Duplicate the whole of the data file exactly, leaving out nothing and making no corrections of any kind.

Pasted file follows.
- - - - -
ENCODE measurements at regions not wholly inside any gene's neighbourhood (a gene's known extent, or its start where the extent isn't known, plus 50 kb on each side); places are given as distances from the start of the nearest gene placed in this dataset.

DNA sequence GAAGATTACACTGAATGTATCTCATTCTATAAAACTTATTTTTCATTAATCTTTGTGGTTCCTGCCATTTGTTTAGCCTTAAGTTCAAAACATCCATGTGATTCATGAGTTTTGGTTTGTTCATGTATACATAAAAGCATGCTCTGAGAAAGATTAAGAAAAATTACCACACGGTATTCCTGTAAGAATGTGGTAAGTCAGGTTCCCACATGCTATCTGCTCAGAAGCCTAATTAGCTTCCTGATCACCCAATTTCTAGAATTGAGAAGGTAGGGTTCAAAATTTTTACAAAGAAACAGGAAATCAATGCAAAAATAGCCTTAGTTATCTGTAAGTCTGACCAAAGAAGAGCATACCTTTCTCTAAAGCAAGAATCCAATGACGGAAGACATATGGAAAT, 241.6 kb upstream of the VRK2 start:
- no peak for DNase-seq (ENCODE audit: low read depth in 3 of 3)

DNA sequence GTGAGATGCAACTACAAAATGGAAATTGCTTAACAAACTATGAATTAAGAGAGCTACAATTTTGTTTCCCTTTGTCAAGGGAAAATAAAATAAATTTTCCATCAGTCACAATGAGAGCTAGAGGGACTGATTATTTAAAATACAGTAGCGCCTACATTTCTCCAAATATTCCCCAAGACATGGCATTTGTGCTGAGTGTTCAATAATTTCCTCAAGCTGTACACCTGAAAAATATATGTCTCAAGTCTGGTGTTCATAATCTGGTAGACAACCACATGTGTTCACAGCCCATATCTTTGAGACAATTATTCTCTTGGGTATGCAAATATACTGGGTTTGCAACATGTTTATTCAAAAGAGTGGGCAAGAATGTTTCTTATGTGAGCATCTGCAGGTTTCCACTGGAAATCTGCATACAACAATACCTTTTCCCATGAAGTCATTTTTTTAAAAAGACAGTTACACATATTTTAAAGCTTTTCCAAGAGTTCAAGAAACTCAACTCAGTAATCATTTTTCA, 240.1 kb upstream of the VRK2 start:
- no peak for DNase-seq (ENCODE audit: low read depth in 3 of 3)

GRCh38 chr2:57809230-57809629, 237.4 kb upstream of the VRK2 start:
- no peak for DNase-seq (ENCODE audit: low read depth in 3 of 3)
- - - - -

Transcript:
ENCODE measurements at regions not wholly inside any gene's neighbourhood (a gene's known extent, or its start where the extent isn't known, plus 50 kb on each side); places are given as distances from the start of the nearest gene placed in this dataset.

DNA sequence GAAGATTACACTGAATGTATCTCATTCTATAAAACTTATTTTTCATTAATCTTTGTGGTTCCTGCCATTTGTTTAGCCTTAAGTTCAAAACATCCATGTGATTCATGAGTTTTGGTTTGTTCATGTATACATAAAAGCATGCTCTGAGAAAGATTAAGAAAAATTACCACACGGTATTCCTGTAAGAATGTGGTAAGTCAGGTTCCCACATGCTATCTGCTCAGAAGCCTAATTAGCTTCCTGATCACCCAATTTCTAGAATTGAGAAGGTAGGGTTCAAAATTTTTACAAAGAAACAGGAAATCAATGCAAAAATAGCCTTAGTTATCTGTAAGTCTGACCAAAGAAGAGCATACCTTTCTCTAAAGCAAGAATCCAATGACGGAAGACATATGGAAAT, 241.6 kb upstream of the VRK2 start:
- no peak for DNase-seq (ENCODE audit: low read depth in 3 of 3)

DNA sequence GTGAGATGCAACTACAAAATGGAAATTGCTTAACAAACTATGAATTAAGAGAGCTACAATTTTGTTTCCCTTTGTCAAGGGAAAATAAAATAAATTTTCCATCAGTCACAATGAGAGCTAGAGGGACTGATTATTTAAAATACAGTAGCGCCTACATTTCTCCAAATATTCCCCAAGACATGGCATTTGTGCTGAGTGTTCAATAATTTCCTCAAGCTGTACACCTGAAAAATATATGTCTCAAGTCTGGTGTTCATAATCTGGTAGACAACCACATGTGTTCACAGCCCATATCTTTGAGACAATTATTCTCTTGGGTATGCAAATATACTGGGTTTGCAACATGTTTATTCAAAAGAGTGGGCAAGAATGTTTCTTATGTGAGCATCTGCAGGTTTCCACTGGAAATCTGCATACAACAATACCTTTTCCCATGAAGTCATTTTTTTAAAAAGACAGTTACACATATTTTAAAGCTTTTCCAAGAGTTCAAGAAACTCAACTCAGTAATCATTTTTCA, 240.1 kb upstream of the VRK2 start:
- no peak for DNase-seq (ENCODE audit: low read depth in 3 of 3)

GRCh38 chr2:57809230-57809629, 237.4 kb upstream of the VRK2 start:
- no peak for DNase-seq (ENCODE audit: low read depth in 3 of 3)